Policewomen Can Be Victims of Domestic Violence: Delhi High Court:

Delhi HC, Sanghmitra v State: Rejects bias assuming policewomen immune to domestic violence due to their profession. Labels it unjust

The Delhi High Court recently talked in Sanghmitra v State, involving domestic violence, saying that even police officers can be victims of such violence.

The court disagreed with a decision by a lower court that had dropped charges against a man accused of being cruel to his wife. The lower court said both the man and his wife, who accused him, were police officers, so the charges were dismissed.

But the High Court disagreed. Justice Swarana Kanta Sharma said courts shouldn't judge based on stereotypes about gender or jobs. Assuming people will always act a certain way because of their job isn't fair. Justice Sharma said it's wrong to think a police officer can't be a victim of domestic violence just because of their job.

The court also noticed something else. In this case, both the husband and wife were police officers. But the court seemed to favor the husband because he was a police officer, assuming he couldn't do anything wrong. On the other hand, the court seemed to doubt the wife's claims of being mistreated, just because she was also a police officer. The court said this was unfair and didn't consider the wife's specific allegations.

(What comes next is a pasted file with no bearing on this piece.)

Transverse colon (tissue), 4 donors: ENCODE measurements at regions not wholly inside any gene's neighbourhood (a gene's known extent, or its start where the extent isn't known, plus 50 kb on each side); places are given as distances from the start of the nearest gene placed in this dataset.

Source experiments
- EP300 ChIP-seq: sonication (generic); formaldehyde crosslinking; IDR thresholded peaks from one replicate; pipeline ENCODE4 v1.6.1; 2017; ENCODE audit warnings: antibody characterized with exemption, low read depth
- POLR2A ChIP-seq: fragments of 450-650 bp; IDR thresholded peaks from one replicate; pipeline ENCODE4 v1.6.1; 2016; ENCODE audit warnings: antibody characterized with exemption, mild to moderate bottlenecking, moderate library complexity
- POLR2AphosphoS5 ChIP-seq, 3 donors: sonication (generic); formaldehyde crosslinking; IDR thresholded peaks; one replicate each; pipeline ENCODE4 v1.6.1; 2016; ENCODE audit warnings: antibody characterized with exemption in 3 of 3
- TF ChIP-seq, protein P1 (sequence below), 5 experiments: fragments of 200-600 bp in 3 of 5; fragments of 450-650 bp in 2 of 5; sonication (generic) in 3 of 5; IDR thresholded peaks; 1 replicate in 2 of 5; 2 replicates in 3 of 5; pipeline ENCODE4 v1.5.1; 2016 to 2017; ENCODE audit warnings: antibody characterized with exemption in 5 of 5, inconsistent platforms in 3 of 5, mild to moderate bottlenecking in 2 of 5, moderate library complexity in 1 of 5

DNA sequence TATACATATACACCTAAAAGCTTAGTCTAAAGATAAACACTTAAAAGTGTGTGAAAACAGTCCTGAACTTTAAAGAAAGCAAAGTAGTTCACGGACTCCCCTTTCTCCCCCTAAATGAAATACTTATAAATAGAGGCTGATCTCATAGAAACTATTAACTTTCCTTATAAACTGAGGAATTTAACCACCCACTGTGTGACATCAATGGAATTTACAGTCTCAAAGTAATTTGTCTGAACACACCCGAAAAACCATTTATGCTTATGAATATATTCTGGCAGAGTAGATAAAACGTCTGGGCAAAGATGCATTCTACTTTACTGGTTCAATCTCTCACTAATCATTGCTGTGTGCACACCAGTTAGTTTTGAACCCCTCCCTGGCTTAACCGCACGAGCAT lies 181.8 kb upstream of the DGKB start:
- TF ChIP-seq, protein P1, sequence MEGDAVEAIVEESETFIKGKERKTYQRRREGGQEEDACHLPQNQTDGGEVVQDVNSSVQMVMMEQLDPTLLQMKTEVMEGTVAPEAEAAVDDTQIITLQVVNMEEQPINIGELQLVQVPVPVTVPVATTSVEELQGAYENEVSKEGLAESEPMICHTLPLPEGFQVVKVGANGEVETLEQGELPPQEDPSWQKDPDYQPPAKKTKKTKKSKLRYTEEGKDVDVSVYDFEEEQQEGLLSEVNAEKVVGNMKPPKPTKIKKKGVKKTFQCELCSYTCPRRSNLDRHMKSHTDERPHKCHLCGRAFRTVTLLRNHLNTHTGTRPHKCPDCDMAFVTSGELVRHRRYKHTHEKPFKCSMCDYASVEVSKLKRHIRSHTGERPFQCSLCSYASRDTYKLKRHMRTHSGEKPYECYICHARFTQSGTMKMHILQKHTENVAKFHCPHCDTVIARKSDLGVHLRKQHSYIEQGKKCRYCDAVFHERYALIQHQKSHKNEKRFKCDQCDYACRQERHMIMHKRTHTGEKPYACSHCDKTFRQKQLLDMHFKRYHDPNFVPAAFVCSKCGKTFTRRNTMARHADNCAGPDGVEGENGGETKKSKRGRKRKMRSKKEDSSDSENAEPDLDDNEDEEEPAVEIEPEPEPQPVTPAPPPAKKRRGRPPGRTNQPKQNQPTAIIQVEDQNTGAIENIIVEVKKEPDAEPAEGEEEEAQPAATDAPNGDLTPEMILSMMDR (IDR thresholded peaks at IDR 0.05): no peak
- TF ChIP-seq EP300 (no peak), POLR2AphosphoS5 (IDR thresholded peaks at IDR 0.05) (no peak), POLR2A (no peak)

Justice Sharma also talked about "hidden biases." These are ideas we might not even realize we have but affect how we see things. The court said it's really important for judges to be fair and not let these biases influence their decisions. Assuming a woman can't be a victim of domestic violence just because she's a police officer is wrong, the court said.

This case started when a magistrate charged the husband and his family with cruelty towards the wife. But later, a sessions court disagreed and dropped the charges. The wife then appealed to the High Court.

The High Court said the sessions court made a mistake by dismissing the case just because the wife was a police officer. The lower court should have looked at the specific incidents she mentioned.

The High Court also said it's important to recognize that even women in positions of power can be victims of domestic violence. Ignoring their suffering would be unfair. And thinking that empowered women can't be victims would be a big mistake.

The court also talked about the need for judges to be trained in gender sensitivity. They suggested including this topic in the training for new judges and ongoing education for current ones.

Advocate Divjot Singh Bhatia represented the wife. The State was represented by Additional Public Prosecutor Naresh Kumar Chahar. Advocate Gautam Das represented the husband.